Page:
Review: Fireproof (dir. Alex Kendrick, 2008)

Two years ago, there was a big controversy when Facing the Giants, an ultra-low-budget movie produced by a church in the Bible Belt, was rated PG, allegedly for its spiritual content. Pundits and politicians railed against the MPAA and its ratings board for its perceived bias against religious themes, and moviegoers rallied to the film’s defense at the box office, making it one of the most successful Christian movies of all time. But as the debate over the movie’s rating subsided, another controversy emerged. Some Christians praised the film for its positive, family-friendly values, while others condemned it as bad art, a bad story badly told that would only encourage the worst artistic instincts of the evangelicals who saw it.

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Interview: Kirk Cameron

Kirk Cameron may be best known as a former teen idol and as one of the stars of the 1980s sitcom Growing Pains. But over the past decade, he has been cultivating another, very different fan base, as the star of several Christian movies — including the Left Behind series and Miracle of the Cards — and as an evangelist with The Way of the Master, a ministry he shares with Ray Comfort.

Cameron, who turns 38 in October, became a Christian while still in his teens, and he has been married to the actress Chelsea Noble — who he met when she guest-starred on Growing Pains — since 1991. He recently published a book about his life and career, called Still Growing: An Autobiography (Regal).

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Indiana Jones and the Deadly Blather / Notes on the devolution of a franchise.

“Didn’t any of you guys ever go to Sunday school?” So said Indiana Jones to a couple of bemused military intelligence agents in Raiders of the Lost Ark, easily the top-grossing film of 1981 and one of the greatest action movies ever made. And thus producer George Lucas and director Steven Spielberg seemed to make explicit what had only been implicit in the handful of films that they had made over the previous few years — films that had captured an entire generation’s spiritual imagination.

Lucas, of course, had helped to revive interest in the power of myth with his space-opera throwback, Star Wars (1977), and its sequel, The Empire Strikes Back (1980); the latter was particularly heavy on the spiritual development of its hero, Luke Skywalker. Some Christians, keen to capitalize on the franchise’s popularity, even went so far as to draw extensive analogies between the first movie and the biblical narrative; the fact that Obi-Wan Kenobi was betrayed by his disciple, and died, and continued beyond death as a counsellor to Luke was, of course, key to their interpretations.1 Spielberg, for his part, had directed Close Encounters of the Third Kind (1977, re-edited and re-released in 1980), a film about aliens that spoke very strongly to the longing for enlightenment from above; in both images and dialogue, the film even made indirect references to the story of Moses and his encounter with God on Mount Sinai.2

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The Church Behind Fireproof / How a Baptist church in Georgia became a movie-making mecca

For several years the members of Sherwood Baptist Church have had a vision: “To touch the world from Albany, Georgia.”

And thanks to the power of mass media, this church of about 3,000 members — located in a city of only 80,000 or so — has been able to do just that.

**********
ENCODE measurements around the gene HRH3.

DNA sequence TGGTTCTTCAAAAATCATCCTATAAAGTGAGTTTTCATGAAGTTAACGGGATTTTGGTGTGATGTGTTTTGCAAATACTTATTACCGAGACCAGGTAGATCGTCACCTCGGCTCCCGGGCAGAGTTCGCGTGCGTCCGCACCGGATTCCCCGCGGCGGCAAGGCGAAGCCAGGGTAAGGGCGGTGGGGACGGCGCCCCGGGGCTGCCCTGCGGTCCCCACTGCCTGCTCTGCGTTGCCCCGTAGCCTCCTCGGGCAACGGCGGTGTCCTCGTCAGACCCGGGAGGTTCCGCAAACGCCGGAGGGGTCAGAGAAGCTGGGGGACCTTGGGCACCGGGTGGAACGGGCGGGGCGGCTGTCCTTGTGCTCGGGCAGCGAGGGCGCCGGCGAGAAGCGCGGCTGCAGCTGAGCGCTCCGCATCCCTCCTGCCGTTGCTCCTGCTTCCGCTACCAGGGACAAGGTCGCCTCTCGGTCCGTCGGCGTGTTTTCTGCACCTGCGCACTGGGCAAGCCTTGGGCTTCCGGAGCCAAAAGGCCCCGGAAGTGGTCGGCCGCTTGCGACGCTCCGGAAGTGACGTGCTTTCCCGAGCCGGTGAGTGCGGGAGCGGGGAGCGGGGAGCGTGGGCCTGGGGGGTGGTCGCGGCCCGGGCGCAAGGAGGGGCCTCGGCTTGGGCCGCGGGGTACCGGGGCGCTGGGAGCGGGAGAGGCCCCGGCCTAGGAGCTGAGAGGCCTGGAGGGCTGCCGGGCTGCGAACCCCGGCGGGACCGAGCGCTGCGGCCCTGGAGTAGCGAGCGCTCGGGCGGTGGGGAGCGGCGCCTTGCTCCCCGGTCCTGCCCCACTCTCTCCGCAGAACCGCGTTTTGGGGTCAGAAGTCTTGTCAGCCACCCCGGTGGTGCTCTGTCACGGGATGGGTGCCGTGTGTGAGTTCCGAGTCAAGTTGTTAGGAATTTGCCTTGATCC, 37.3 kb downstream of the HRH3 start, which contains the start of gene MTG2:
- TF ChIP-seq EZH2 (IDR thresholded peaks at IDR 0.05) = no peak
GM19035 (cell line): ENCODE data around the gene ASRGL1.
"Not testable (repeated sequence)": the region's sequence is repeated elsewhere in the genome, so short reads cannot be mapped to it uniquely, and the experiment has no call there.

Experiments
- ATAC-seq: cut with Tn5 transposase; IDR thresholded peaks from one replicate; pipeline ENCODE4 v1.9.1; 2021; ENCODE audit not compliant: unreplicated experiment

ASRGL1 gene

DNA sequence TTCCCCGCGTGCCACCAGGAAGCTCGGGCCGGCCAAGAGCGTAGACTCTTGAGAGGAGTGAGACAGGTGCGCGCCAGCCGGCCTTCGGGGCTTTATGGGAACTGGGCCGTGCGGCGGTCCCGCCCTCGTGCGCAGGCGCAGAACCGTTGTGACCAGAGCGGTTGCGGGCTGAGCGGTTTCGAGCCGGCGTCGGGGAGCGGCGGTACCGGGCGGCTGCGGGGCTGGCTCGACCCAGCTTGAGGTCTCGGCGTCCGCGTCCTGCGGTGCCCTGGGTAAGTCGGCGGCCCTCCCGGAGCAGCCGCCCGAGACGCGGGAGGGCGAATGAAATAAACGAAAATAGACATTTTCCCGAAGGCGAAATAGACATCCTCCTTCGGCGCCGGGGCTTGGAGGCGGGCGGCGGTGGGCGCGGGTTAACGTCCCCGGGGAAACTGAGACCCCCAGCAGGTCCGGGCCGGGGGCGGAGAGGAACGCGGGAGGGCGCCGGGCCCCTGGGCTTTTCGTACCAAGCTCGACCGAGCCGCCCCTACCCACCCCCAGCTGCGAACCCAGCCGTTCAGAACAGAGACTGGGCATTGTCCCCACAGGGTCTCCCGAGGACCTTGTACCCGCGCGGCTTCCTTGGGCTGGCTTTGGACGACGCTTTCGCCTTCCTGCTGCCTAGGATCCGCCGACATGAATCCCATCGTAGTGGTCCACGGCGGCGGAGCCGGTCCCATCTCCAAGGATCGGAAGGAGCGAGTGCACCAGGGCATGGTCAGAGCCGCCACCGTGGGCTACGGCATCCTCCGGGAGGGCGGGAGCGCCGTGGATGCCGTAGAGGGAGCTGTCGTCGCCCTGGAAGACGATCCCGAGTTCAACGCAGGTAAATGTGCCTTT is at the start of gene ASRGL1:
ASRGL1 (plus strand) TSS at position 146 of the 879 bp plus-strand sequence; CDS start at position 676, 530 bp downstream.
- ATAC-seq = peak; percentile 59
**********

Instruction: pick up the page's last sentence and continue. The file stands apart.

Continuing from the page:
Through its media ministry, the church has already produced two feature-length films with an all-volunteer cast and a mostly-volunteer crew. Given their incredibly low budgets, both films — especially Facing the Giants — have been enormously successful, in theaters and on DVD. Both films have also been distributed to over 50 countries around the world in a dozen subtitled languages.

Now the church is putting the finishing touches on its third film, Fireproof, which opens on September 26. This time the folks at Sherwood are working with a budget of $500,000 — still peanuts by Hollywood standards, but five times the budget of Giants — and they even have a professional Hollywood actor, Kirk Cameron of Growing Pains and Left Behind fame, in the lead role as a firefighter whose marriage is in trouble.

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Review: Tropic Thunder (dir. Ben Stiller, 2008)

Very few people saw Empire of the Sun when it came out 21 years ago, and possibly even fewer people remember it. But the effects of that World War II film — one of Steven Spielberg’s most underrated efforts — live with us still. It introduced the world to a 13-year-old kid from Wales named Christian Bale, who has since conquered the box office as The Dark Knight. It also featured a young man named Ben Stiller, in one of his very first roles, as a prisoner of war named Dainty. And it was while working on that film that Stiller first got the idea for Tropic Thunder.

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Review: The Dark Knight (dir. Christopher Nolan, 2008)

FOR YEARS, the people who write the Batman comics and movies have been drawn to the theme of insanity. The Joker is wild, of course, and so are many of the other villains; and it is often suggested that a billionaire like Bruce Wayne must be crazy on some level too, if he feels compelled to wear a bat-shaped costume every night just so he can prowl the streets looking for criminals to terrorize.

Thankfully, the two Batman films directed by Christopher Nolan have so far avoided this cliché. Instead of dwelling on the inner psychology of Batman, they have explored the social implications of the character, using him as a lens through which to raise profound questions about the nature of authority, the value of myths and the lengths to which any civilization should go in protecting itself from evil.

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